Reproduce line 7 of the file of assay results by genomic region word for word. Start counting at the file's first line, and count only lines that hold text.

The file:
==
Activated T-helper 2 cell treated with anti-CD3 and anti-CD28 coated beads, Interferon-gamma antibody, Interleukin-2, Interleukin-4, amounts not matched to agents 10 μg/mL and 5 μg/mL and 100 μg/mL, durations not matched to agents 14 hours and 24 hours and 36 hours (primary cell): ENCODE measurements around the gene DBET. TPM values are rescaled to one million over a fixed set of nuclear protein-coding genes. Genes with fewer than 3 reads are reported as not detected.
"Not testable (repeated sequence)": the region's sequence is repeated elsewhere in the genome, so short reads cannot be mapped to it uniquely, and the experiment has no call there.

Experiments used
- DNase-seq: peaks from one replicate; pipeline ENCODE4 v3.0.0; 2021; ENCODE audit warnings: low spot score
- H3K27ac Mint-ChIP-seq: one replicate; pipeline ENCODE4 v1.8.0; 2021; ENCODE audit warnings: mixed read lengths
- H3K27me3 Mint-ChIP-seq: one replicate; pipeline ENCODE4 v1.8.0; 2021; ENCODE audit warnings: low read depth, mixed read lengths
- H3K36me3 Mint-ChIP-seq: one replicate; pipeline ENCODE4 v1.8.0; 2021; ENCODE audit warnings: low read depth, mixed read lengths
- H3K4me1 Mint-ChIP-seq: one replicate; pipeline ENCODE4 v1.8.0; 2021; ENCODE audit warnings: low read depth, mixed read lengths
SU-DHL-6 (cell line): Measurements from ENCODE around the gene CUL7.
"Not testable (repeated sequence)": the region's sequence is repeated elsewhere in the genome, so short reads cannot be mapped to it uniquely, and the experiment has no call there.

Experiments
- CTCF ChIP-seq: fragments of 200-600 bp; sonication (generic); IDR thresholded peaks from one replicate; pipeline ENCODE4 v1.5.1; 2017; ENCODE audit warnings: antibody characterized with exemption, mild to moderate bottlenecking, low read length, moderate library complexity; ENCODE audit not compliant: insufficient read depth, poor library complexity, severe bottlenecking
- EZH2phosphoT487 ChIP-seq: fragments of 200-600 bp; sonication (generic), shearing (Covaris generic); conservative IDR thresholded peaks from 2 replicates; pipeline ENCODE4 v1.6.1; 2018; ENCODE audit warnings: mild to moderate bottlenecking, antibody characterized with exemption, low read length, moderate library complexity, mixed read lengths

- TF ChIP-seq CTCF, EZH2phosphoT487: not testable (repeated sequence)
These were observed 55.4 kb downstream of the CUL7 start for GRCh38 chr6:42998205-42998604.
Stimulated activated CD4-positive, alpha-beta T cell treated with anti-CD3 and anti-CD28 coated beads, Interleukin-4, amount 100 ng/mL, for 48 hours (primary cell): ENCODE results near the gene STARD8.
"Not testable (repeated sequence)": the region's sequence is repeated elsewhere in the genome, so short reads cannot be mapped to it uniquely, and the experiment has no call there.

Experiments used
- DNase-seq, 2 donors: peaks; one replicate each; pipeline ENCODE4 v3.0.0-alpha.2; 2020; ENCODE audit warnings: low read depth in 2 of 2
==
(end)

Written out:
- H3K36me3 Mint-ChIP-seq: one replicate; pipeline ENCODE4 v1.8.0; 2021; ENCODE audit warnings: low read depth, mixed read lengths